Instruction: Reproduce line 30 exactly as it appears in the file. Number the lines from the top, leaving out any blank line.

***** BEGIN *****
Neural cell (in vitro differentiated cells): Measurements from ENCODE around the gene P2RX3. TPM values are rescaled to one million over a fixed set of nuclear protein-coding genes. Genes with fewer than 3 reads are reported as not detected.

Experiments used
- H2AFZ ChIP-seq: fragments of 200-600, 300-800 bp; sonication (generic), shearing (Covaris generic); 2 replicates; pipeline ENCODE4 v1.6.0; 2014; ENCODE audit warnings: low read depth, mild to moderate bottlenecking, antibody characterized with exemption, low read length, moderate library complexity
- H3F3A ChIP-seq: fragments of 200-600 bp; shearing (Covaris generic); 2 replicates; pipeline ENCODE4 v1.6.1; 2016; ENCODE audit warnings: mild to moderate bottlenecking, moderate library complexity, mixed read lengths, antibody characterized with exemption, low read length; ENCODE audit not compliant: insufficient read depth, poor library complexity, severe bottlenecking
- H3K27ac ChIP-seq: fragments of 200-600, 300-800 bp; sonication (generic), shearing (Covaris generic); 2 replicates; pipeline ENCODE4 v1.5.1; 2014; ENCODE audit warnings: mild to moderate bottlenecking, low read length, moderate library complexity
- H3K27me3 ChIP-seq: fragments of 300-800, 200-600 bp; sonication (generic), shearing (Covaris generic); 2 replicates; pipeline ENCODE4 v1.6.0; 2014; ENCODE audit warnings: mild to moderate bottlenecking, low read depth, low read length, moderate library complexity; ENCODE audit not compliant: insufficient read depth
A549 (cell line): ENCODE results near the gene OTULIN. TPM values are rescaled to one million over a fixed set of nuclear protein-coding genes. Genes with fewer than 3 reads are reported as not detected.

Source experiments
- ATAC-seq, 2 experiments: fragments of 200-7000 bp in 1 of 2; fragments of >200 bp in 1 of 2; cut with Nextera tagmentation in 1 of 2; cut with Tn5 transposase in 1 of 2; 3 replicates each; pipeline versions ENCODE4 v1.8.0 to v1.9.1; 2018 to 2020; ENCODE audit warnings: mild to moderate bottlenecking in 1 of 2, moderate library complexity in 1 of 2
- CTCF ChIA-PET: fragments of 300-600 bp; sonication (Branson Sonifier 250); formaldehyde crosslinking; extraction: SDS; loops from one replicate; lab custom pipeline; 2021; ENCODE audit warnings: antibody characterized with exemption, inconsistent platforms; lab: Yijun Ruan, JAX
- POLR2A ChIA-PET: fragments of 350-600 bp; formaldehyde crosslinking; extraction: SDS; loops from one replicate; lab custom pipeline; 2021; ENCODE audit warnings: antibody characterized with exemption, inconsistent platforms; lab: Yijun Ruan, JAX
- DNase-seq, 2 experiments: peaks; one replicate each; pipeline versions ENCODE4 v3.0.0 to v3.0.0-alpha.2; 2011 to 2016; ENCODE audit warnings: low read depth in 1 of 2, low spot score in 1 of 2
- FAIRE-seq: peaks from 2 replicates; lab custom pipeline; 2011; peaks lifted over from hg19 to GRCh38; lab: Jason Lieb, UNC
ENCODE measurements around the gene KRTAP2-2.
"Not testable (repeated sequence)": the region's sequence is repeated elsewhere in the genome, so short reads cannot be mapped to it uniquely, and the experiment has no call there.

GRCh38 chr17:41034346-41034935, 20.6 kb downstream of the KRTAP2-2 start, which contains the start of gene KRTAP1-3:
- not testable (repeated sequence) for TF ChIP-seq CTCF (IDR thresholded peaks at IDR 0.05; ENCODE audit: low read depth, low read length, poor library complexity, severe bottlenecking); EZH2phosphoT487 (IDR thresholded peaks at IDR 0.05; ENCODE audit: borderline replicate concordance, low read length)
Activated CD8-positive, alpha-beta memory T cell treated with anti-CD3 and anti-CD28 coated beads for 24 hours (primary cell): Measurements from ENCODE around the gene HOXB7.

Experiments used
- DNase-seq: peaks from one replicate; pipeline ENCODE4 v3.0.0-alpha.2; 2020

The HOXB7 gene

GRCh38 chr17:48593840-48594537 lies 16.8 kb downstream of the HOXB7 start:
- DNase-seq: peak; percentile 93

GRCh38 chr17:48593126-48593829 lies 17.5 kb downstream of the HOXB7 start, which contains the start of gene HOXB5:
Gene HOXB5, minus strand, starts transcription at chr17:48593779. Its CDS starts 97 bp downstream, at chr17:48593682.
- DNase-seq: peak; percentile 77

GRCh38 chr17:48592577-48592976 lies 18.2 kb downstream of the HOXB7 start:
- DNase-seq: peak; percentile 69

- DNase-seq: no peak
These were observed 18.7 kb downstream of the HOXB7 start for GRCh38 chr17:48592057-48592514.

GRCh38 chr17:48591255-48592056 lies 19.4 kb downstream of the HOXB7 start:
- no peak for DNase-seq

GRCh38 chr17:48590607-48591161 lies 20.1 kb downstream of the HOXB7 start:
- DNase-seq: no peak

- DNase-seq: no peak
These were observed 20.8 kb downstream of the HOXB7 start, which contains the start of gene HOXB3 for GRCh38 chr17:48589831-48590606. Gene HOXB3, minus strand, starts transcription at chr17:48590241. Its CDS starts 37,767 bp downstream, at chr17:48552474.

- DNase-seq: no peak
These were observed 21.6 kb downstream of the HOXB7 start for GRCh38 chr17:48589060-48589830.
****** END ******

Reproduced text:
These were observed 18.7 kb downstream of the HOXB7 start for GRCh38 chr17:48592057-48592514.